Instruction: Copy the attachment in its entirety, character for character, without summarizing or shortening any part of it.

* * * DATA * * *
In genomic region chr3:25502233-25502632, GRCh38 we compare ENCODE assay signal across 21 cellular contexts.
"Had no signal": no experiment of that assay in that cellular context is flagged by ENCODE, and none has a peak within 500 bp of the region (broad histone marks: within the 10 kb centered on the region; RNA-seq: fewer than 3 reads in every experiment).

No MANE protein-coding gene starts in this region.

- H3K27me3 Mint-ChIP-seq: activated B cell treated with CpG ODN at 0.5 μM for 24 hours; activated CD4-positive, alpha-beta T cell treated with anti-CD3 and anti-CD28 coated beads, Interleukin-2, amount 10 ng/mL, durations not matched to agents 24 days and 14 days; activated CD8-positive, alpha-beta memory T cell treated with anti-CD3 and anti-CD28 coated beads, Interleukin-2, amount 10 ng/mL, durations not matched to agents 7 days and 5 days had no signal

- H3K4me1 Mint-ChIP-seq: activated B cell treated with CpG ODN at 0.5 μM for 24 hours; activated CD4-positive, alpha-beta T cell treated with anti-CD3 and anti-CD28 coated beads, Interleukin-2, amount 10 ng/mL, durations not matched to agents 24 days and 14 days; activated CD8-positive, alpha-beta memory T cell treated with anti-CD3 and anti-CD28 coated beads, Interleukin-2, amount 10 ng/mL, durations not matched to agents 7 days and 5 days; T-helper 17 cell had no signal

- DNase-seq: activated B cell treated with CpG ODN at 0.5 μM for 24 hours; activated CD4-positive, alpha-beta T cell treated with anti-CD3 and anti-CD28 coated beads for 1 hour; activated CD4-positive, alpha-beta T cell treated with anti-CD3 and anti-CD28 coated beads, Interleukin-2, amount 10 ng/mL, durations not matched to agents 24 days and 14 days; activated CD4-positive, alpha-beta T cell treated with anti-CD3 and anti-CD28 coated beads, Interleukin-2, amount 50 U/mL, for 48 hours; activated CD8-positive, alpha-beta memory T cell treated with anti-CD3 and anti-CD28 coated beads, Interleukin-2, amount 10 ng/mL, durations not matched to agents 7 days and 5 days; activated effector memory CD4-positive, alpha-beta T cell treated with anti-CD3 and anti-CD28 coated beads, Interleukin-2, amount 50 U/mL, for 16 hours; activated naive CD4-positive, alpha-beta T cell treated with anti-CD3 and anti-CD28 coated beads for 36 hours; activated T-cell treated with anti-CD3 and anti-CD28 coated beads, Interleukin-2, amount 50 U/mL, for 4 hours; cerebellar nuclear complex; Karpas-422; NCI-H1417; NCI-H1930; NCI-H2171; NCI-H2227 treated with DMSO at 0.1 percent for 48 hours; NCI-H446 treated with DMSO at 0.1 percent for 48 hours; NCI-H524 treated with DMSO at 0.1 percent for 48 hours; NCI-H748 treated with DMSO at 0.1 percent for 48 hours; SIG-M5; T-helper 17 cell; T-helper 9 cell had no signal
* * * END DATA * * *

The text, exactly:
In genomic region chr3:25502233-25502632, GRCh38 we compare ENCODE assay signal across 21 cellular contexts.
"Had no signal": no experiment of that assay in that cellular context is flagged by ENCODE, and none has a peak within 500 bp of the region (broad histone marks: within the 10 kb centered on the region; RNA-seq: fewer than 3 reads in every experiment).

No MANE protein-coding gene starts in this region.

- H3K27me3 Mint-ChIP-seq: activated B cell treated with CpG ODN at 0.5 μM for 24 hours; activated CD4-positive, alpha-beta T cell treated with anti-CD3 and anti-CD28 coated beads, Interleukin-2, amount 10 ng/mL, durations not matched to agents 24 days and 14 days; activated CD8-positive, alpha-beta memory T cell treated with anti-CD3 and anti-CD28 coated beads, Interleukin-2, amount 10 ng/mL, durations not matched to agents 7 days and 5 days had no signal

- H3K4me1 Mint-ChIP-seq: activated B cell treated with CpG ODN at 0.5 μM for 24 hours; activated CD4-positive, alpha-beta T cell treated with anti-CD3 and anti-CD28 coated beads, Interleukin-2, amount 10 ng/mL, durations not matched to agents 24 days and 14 days; activated CD8-positive, alpha-beta memory T cell treated with anti-CD3 and anti-CD28 coated beads, Interleukin-2, amount 10 ng/mL, durations not matched to agents 7 days and 5 days; T-helper 17 cell had no signal

- DNase-seq: activated B cell treated with CpG ODN at 0.5 μM for 24 hours; activated CD4-positive, alpha-beta T cell treated with anti-CD3 and anti-CD28 coated beads for 1 hour; activated CD4-positive, alpha-beta T cell treated with anti-CD3 and anti-CD28 coated beads, Interleukin-2, amount 10 ng/mL, durations not matched to agents 24 days and 14 days; activated CD4-positive, alpha-beta T cell treated with anti-CD3 and anti-CD28 coated beads, Interleukin-2, amount 50 U/mL, for 48 hours; activated CD8-positive, alpha-beta memory T cell treated with anti-CD3 and anti-CD28 coated beads, Interleukin-2, amount 10 ng/mL, durations not matched to agents 7 days and 5 days; activated effector memory CD4-positive, alpha-beta T cell treated with anti-CD3 and anti-CD28 coated beads, Interleukin-2, amount 50 U/mL, for 16 hours; activated naive CD4-positive, alpha-beta T cell treated with anti-CD3 and anti-CD28 coated beads for 36 hours; activated T-cell treated with anti-CD3 and anti-CD28 coated beads, Interleukin-2, amount 50 U/mL, for 4 hours; cerebellar nuclear complex; Karpas-422; NCI-H1417; NCI-H1930; NCI-H2171; NCI-H2227 treated with DMSO at 0.1 percent for 48 hours; NCI-H446 treated with DMSO at 0.1 percent for 48 hours; NCI-H524 treated with DMSO at 0.1 percent for 48 hours; NCI-H748 treated with DMSO at 0.1 percent for 48 hours; SIG-M5; T-helper 17 cell; T-helper 9 cell had no signal